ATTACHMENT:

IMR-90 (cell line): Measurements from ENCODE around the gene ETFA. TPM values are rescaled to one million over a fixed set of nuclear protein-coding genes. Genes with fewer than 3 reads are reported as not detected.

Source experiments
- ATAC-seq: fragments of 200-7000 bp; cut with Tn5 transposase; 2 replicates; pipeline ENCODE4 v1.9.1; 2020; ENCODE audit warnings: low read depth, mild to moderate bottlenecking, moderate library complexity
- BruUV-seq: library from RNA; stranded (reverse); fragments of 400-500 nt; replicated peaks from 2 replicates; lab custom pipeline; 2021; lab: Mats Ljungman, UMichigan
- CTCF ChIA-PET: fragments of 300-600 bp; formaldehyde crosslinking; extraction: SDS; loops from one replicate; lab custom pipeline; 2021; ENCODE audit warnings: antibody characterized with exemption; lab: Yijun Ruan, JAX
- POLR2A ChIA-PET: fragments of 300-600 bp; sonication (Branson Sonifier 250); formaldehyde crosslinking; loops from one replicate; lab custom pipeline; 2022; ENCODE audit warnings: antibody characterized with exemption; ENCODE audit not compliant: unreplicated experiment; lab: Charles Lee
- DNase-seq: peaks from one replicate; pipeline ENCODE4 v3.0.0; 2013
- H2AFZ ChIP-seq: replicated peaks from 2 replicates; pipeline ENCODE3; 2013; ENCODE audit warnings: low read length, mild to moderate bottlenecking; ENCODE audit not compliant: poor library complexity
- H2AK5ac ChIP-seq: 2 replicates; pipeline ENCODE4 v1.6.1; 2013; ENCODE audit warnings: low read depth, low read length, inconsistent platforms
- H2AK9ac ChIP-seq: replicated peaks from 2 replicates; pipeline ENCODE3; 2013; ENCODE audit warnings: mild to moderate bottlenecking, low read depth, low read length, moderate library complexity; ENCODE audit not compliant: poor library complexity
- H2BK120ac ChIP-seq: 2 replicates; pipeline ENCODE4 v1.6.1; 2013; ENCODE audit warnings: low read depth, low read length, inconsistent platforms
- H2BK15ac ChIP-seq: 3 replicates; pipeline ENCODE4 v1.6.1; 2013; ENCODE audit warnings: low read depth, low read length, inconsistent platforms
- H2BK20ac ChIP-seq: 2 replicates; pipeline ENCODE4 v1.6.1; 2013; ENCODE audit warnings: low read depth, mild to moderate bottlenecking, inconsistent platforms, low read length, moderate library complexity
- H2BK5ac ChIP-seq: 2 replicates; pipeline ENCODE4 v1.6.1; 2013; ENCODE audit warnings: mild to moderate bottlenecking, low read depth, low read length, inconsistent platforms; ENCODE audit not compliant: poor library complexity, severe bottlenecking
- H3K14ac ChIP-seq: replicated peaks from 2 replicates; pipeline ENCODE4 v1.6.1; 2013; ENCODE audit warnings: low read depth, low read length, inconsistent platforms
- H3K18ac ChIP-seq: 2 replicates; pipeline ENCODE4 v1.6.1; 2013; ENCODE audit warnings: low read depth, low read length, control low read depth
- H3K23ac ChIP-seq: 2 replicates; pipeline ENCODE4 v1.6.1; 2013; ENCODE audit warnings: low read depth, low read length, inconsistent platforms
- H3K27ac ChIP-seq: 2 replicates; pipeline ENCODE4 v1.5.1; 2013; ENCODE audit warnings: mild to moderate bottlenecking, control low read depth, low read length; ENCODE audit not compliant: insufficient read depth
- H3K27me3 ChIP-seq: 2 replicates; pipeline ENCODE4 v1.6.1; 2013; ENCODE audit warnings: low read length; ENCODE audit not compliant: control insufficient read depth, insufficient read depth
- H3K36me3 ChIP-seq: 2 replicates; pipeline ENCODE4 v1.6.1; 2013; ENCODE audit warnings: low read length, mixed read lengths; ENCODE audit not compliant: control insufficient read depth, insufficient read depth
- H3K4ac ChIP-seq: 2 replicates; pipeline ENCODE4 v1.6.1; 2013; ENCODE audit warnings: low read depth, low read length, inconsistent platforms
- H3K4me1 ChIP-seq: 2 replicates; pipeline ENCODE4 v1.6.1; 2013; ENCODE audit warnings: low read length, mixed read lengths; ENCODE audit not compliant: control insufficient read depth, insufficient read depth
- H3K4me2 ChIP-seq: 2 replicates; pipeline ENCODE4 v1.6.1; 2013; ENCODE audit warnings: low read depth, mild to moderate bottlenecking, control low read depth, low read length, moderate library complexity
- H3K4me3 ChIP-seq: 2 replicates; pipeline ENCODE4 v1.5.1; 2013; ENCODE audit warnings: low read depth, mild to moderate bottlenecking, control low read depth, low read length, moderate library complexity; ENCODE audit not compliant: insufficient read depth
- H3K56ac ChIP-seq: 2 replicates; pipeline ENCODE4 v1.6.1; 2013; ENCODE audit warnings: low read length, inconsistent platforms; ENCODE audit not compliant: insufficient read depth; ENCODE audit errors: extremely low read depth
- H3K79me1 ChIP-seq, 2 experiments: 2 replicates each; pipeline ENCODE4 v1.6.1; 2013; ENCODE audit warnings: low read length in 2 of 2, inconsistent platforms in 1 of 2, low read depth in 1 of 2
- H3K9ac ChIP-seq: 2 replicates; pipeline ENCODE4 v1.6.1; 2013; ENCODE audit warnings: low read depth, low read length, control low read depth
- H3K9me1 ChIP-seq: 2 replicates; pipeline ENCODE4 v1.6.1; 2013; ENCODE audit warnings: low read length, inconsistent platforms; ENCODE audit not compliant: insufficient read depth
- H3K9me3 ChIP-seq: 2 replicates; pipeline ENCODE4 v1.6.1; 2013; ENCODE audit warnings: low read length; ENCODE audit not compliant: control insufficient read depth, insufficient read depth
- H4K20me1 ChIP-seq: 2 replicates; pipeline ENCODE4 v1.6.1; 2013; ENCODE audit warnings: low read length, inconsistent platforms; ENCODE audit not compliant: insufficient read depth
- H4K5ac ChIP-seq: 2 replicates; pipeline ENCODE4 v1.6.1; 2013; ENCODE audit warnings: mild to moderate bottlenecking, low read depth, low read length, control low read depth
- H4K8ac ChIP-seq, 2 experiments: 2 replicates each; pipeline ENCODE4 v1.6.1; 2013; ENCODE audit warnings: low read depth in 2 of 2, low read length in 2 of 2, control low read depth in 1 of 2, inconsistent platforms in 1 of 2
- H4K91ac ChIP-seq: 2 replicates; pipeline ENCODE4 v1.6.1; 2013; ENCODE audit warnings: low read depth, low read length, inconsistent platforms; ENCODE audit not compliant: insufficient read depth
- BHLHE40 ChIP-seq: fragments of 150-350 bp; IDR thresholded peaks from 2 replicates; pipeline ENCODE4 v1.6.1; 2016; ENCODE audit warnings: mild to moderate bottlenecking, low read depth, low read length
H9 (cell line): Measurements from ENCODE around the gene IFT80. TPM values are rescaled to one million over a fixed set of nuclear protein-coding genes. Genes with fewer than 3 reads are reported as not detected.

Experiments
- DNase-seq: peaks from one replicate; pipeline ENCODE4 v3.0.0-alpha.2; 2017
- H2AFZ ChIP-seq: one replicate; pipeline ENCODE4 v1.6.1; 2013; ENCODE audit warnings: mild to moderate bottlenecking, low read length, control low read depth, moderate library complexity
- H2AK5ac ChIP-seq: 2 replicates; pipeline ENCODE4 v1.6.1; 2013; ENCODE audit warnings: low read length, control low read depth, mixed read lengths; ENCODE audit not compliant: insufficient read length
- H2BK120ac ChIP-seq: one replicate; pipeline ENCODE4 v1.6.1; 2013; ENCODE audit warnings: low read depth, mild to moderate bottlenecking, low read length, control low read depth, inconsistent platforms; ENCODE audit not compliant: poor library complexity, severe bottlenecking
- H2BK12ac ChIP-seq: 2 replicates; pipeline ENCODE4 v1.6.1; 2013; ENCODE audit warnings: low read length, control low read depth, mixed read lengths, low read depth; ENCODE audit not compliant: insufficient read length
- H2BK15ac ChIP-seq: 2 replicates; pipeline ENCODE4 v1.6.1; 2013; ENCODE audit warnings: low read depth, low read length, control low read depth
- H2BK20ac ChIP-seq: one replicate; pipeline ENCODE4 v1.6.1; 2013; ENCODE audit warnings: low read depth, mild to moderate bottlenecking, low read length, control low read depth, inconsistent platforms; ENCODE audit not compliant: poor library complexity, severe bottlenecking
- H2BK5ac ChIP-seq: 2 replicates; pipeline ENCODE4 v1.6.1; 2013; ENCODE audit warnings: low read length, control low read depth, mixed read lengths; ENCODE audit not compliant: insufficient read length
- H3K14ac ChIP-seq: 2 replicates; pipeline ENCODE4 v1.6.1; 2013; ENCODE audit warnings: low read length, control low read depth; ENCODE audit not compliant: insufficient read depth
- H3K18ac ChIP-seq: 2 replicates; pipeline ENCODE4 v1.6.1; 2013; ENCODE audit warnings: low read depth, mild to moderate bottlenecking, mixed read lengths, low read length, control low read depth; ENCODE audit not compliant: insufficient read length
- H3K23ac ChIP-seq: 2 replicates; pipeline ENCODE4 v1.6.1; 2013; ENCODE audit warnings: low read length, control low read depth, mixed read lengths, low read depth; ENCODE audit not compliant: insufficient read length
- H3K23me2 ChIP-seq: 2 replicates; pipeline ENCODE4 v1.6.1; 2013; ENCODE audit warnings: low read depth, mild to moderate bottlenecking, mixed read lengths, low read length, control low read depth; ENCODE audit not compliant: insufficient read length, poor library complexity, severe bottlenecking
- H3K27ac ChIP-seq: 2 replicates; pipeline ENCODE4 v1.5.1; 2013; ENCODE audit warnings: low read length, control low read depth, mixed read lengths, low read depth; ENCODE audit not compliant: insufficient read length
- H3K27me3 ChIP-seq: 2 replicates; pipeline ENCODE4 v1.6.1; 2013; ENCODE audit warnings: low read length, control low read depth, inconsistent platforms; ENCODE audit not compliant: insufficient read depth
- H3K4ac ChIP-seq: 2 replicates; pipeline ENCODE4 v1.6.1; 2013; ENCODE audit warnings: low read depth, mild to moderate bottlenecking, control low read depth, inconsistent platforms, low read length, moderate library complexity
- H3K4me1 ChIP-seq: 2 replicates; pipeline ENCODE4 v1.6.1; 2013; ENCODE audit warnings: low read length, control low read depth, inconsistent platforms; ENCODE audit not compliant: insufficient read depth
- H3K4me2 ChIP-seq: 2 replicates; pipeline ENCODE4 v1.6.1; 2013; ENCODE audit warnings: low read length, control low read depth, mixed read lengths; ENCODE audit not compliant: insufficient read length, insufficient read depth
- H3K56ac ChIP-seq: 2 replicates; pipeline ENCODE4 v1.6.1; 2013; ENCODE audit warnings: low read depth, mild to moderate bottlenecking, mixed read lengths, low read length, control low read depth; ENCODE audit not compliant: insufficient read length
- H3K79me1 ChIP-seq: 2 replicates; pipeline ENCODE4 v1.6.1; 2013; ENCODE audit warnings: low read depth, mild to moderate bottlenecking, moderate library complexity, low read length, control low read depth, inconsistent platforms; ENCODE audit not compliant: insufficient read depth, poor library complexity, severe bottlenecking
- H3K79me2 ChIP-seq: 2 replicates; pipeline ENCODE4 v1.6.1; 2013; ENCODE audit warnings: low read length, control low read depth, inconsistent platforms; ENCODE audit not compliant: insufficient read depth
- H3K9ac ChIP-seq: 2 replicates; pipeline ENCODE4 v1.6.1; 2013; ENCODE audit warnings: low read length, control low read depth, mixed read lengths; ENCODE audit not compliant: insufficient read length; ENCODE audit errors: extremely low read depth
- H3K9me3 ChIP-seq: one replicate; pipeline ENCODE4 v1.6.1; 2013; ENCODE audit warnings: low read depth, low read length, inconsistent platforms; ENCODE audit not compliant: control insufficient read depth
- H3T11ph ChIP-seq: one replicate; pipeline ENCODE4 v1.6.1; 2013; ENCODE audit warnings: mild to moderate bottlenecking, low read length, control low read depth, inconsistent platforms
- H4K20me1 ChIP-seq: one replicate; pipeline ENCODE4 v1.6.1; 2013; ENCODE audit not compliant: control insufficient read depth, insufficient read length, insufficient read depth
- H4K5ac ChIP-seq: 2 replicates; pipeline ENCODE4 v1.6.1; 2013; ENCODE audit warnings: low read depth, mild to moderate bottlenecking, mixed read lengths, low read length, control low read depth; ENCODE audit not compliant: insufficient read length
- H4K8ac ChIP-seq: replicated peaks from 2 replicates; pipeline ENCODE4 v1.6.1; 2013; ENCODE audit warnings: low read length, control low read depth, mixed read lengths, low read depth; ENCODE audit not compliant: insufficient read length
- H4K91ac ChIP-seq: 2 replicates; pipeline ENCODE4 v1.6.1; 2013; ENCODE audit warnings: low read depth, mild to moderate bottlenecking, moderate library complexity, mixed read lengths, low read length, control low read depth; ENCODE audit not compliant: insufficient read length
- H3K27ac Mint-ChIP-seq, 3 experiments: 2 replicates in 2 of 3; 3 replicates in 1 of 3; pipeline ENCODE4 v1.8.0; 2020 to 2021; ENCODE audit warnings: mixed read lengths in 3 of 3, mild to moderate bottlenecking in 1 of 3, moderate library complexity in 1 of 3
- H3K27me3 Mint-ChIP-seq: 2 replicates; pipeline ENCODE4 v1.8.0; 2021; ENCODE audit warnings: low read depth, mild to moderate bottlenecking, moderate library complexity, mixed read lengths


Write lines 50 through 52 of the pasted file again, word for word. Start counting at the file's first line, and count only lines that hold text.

- H3K27me3 ChIP-seq: 2 replicates; pipeline ENCODE4 v1.6.1; 2013; ENCODE audit warnings: low read length, control low read depth, inconsistent platforms; ENCODE audit not compliant: insufficient read depth
- H3K4ac ChIP-seq: 2 replicates; pipeline ENCODE4 v1.6.1; 2013; ENCODE audit warnings: low read depth, mild to moderate bottlenecking, control low read depth, inconsistent platforms, low read length, moderate library complexity
- H3K4me1 ChIP-seq: 2 replicates; pipeline ENCODE4 v1.6.1; 2013; ENCODE audit warnings: low read length, control low read depth, inconsistent platforms; ENCODE audit not compliant: insufficient read depth